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Acknowledgments Introduction Part I. What Did Early Confucian Philosophers Think About Parent-Child Relationships, Early Childhood, and Moral Cultivation? 1. Moral Cultivation, Filial Piety, and the Good Society in Classical Confucian Philosophy 2. Infants, Children, and Early Confucian Moral Cultivation II. How Are Early Confucian Views of Parent-Child Relationships, Early Childhood, and Moral Cultivation Distinctive, Compared with Views in the History of Western Philosophy? 3. Parents, Children, and Moral Cultivation in Traditional Western Philosophy 4. Feminist and Confucian Perspectives on Parents, Children, and Moral Cultivation III. Why Do Confucian Views of the Relationship Between Parent-Child Relationships, Early Childhood, and Moral Cultivation Warrant Serious Consideration, and What Can They Contribute to Our Understanding of These Areas? 5. Early Childhood Development and Evidence-Based Approaches to Parents, Children, and Moral Cultivation 6. The Humanities at Work: Confucian Resources for Social and Policy Change Conclusion Notes Bibliography Index
Erin M. Cline is associate professor of comparative ethics in the Department of Theology at Georgetown University, where she teaches Chinese and comparative philosophy and religion. She is also the author of Confucius, Rawls, and the Sense of Justice.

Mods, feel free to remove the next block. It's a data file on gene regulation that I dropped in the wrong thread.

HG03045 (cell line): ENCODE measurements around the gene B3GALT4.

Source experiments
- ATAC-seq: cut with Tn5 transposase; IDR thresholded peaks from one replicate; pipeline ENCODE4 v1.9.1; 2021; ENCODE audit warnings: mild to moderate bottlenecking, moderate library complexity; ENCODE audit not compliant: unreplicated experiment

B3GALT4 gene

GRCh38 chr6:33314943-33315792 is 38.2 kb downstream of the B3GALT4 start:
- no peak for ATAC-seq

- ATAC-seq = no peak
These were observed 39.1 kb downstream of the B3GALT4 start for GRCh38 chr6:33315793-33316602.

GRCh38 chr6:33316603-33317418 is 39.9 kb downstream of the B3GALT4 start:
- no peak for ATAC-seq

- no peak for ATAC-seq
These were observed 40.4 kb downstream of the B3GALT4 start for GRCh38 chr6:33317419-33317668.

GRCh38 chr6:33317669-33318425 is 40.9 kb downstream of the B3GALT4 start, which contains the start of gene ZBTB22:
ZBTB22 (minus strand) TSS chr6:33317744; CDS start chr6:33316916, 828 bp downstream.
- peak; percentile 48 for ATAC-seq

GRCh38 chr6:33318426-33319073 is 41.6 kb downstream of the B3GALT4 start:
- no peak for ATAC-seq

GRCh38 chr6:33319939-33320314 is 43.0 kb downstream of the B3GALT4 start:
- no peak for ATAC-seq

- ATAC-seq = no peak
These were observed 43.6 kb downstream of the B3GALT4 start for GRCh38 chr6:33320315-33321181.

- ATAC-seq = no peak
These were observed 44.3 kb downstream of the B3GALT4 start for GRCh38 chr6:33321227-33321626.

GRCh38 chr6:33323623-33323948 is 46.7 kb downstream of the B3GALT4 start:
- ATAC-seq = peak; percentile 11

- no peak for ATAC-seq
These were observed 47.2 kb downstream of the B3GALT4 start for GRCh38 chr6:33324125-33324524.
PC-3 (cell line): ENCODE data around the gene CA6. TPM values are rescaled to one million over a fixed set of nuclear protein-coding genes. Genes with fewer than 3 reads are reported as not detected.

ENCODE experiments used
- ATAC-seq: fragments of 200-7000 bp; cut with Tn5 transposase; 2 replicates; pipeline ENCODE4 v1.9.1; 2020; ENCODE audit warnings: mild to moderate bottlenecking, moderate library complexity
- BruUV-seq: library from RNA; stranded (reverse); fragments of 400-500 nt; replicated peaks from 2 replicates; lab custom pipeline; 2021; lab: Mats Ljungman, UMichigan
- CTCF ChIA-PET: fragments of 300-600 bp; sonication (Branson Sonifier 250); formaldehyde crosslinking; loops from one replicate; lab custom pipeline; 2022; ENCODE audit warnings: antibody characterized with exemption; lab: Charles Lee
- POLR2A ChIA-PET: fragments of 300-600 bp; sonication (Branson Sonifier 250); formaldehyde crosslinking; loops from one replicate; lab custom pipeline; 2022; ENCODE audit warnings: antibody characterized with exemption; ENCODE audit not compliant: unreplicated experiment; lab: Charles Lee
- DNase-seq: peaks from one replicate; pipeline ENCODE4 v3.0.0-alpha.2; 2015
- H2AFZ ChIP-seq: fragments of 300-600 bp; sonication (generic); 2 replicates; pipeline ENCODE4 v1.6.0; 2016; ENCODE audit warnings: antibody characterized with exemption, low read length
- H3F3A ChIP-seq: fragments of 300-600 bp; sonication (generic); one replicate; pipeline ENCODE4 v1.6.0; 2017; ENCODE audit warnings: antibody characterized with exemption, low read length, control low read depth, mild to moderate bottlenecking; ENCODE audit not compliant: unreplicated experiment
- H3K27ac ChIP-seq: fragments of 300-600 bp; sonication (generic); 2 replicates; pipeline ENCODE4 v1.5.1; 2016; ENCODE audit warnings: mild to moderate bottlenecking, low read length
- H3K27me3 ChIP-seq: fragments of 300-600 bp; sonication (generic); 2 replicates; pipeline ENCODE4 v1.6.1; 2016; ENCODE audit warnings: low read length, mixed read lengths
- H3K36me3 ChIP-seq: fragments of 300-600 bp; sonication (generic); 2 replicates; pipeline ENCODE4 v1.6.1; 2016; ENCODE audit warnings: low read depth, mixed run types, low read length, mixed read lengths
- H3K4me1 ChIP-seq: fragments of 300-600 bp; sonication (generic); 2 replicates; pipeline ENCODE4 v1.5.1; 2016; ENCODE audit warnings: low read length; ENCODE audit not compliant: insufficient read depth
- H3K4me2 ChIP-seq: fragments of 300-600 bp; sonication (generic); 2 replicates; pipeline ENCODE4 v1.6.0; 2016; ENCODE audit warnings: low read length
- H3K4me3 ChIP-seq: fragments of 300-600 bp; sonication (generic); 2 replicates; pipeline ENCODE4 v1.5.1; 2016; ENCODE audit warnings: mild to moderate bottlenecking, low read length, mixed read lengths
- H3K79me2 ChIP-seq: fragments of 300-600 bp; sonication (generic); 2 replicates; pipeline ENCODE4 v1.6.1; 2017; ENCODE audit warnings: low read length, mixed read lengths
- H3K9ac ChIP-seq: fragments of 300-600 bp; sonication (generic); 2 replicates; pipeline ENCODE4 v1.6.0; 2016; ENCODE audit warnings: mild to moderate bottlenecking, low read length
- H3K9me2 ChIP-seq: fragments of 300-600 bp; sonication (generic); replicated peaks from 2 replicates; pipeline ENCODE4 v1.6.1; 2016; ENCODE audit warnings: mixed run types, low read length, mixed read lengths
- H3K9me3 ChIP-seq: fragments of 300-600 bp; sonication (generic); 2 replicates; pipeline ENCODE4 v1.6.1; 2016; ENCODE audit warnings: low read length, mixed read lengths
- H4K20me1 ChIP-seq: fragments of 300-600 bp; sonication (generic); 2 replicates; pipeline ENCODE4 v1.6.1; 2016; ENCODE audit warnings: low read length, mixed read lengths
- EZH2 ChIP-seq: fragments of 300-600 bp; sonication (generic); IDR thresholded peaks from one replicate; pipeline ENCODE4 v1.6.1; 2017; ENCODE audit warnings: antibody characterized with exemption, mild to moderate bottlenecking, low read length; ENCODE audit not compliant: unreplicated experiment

A remarkably comprehensive and powerful defense of a distinctive view about child welfare. No other work describes and engages Eastern and Western traditions and combines them with such an analysis of contemporary feminism and empirical social science. -- Philip J. Ivanhoe, City University of Hong Kong An impressive example of a successful multidisciplinary work, in which Cline skillfully combines Chinese thought, the history of Western philosophy, empirical developmental psychology, and public policy proposals. This is clearly a work that will make a significant contribution to multiple fields. -- Bryan Van Norden, Vassar College Outstanding-highly original, carefully argued, and clearly written. -- Michael Puett, Harvard University Its greatness... rests in how it reminds the reader that the care, love, andeducation of children, from before they are born and into their early years, should be ofcentral interest to all concerned with individual moral cultivation and the bettering ofsociety. Dao